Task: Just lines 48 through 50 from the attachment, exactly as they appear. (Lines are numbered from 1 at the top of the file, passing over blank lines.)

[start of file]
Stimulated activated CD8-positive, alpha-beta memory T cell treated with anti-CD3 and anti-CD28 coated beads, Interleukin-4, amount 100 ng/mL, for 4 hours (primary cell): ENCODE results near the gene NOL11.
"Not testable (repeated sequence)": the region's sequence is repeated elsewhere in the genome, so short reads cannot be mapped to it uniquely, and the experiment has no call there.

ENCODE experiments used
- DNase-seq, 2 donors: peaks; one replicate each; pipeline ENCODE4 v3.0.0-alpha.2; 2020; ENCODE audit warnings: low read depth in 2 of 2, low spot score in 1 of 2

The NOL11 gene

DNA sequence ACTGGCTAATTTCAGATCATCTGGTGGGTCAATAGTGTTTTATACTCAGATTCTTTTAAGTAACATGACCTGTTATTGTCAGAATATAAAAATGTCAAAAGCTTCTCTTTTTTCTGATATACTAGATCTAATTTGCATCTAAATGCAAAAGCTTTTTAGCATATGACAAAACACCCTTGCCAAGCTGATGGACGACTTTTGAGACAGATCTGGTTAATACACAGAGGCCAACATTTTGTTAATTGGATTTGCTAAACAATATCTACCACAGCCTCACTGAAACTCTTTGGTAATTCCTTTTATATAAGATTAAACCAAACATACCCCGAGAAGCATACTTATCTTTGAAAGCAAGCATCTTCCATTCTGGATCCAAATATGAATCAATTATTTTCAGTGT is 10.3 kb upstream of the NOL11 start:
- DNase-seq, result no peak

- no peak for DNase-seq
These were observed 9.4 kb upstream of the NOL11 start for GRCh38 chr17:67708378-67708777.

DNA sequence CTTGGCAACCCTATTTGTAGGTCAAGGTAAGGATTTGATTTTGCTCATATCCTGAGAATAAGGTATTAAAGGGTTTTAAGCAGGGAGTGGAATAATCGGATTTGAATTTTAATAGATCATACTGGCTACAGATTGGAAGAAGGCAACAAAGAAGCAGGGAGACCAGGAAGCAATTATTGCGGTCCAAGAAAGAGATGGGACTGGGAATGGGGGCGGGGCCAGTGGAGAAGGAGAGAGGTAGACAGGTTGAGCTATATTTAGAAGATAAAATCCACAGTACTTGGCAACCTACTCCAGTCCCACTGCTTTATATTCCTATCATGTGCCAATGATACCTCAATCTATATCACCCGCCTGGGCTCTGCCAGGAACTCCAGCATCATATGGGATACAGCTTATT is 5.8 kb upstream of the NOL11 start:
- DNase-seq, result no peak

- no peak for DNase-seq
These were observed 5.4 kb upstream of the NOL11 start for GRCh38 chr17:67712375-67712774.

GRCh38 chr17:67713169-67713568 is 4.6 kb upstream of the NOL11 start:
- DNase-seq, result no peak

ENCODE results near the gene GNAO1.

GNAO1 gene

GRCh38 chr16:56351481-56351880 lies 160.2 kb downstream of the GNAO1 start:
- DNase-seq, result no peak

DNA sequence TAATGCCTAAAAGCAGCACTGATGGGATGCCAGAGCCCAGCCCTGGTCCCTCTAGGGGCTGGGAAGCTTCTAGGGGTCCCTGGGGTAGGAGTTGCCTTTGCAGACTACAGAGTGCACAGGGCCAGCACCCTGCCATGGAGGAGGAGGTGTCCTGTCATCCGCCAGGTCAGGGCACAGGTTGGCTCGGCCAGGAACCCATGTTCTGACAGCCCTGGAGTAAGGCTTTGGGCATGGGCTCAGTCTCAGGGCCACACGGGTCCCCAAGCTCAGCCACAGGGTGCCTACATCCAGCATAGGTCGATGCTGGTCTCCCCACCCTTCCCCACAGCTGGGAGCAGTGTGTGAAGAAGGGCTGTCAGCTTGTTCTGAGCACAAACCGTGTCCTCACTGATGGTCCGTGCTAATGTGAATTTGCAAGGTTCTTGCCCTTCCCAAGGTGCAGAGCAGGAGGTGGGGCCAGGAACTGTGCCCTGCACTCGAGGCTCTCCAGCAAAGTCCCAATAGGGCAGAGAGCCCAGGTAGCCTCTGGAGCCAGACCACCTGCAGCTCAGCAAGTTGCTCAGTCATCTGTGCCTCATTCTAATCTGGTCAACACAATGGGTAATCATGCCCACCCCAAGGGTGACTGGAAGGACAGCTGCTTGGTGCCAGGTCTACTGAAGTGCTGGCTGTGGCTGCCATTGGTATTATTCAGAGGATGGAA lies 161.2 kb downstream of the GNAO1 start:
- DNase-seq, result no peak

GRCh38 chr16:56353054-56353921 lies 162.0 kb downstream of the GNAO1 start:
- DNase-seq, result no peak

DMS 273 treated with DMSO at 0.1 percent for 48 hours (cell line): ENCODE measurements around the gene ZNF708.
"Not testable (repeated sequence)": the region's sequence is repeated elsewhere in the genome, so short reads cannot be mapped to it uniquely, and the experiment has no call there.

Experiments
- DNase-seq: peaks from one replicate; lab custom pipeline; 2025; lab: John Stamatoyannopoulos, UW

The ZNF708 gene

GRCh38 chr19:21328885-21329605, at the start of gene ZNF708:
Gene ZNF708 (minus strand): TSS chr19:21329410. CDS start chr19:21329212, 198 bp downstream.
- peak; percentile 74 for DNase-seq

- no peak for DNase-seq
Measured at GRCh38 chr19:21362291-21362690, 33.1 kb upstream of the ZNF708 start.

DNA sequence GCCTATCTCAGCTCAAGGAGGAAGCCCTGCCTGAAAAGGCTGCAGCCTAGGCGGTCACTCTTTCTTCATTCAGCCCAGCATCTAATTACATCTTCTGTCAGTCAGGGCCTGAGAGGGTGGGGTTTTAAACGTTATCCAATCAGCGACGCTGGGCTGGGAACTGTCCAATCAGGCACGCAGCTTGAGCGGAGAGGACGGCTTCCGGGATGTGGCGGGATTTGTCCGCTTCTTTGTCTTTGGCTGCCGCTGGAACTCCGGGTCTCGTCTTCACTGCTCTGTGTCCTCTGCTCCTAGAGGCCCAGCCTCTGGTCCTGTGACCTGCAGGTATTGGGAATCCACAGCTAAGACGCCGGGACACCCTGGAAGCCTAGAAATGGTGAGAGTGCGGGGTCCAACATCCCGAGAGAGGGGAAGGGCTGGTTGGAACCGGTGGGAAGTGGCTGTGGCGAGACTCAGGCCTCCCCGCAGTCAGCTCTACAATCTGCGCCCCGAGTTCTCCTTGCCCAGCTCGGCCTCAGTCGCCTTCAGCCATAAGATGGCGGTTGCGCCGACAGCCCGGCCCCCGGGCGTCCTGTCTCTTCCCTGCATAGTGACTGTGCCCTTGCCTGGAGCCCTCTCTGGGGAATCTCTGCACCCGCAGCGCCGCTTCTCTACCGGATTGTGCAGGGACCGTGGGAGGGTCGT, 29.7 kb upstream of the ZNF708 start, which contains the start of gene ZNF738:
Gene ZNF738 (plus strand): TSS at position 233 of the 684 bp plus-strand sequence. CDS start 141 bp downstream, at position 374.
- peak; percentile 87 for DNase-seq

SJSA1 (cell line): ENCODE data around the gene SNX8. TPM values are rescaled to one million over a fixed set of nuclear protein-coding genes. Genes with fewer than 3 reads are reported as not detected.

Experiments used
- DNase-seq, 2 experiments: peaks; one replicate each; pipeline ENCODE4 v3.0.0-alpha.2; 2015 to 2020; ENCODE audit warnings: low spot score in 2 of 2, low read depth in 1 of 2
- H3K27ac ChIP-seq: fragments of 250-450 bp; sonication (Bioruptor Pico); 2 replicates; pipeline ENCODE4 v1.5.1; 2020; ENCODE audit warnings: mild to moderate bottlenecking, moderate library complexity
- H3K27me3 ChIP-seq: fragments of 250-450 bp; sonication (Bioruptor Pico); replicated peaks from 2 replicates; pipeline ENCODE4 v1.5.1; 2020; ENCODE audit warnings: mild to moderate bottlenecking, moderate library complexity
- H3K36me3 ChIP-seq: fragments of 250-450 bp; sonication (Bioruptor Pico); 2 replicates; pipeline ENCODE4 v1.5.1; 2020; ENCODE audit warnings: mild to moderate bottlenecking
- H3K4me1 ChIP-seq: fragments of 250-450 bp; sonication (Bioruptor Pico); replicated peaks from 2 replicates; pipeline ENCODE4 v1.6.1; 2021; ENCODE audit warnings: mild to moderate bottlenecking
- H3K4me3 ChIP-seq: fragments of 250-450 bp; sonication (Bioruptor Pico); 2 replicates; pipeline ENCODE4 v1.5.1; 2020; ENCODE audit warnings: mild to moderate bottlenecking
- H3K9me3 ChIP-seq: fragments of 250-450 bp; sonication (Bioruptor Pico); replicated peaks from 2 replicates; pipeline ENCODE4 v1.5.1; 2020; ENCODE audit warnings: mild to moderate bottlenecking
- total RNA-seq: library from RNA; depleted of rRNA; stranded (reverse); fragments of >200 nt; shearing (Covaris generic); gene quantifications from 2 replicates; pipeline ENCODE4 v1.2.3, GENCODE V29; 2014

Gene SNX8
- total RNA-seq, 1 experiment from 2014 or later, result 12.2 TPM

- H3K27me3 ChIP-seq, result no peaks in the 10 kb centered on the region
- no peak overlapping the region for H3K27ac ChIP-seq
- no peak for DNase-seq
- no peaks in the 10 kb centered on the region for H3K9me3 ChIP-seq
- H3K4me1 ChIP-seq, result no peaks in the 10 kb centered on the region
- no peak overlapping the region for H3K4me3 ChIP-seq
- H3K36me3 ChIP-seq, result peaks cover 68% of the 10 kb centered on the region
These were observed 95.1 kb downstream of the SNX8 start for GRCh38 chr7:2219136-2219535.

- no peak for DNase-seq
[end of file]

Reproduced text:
- total RNA-seq, 1 experiment from 2014 or later, result 12.2 TPM

- H3K27me3 ChIP-seq, result no peaks in the 10 kb centered on the region
- no peak overlapping the region for H3K27ac ChIP-seq